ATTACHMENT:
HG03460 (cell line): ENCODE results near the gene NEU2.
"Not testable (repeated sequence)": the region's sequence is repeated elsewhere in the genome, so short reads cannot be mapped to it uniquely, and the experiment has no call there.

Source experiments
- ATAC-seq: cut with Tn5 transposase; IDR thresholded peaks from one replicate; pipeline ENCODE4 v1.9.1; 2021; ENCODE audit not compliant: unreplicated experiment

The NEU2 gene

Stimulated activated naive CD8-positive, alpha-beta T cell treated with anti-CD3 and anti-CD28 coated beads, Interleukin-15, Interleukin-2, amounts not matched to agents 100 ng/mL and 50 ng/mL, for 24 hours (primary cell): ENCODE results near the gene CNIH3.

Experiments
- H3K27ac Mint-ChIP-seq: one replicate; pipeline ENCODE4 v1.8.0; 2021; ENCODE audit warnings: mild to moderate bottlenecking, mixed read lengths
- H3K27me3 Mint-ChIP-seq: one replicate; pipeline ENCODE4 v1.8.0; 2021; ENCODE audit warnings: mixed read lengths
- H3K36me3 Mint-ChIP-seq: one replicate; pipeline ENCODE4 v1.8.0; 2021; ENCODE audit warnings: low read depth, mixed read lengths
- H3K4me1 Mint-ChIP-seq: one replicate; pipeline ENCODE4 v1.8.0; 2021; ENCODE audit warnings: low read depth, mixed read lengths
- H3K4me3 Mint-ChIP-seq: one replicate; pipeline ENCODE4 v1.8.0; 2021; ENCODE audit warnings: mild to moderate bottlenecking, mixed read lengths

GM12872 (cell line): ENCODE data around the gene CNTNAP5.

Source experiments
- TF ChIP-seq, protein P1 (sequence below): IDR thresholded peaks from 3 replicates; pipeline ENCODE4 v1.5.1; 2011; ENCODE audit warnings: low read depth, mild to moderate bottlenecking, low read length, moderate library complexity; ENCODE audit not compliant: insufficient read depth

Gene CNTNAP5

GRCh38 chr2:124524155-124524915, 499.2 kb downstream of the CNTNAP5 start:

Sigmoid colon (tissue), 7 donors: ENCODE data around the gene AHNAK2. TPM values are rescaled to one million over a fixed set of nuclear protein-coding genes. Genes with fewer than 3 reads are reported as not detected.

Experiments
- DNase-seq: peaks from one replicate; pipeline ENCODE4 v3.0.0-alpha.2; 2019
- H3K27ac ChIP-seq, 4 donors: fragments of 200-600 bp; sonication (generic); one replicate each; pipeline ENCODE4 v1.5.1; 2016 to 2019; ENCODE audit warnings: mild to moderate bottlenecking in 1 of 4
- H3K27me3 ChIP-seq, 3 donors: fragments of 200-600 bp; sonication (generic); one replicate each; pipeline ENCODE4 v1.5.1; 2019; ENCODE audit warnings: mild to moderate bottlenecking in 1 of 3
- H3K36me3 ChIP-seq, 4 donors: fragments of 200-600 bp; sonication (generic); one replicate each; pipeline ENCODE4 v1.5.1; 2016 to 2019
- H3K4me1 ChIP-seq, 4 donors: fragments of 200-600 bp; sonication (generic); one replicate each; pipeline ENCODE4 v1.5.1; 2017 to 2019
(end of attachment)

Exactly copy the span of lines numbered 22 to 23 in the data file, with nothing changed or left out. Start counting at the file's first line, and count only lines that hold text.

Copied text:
- H3K27me3 ChIP-seq, 3 donors: fragments of 200-600 bp; sonication (generic); one replicate each; pipeline ENCODE4 v1.5.1; 2019; ENCODE audit warnings: mild to moderate bottlenecking in 1 of 3
- H3K36me3 ChIP-seq, 4 donors: fragments of 200-600 bp; sonication (generic); one replicate each; pipeline ENCODE4 v1.5.1; 2016 to 2019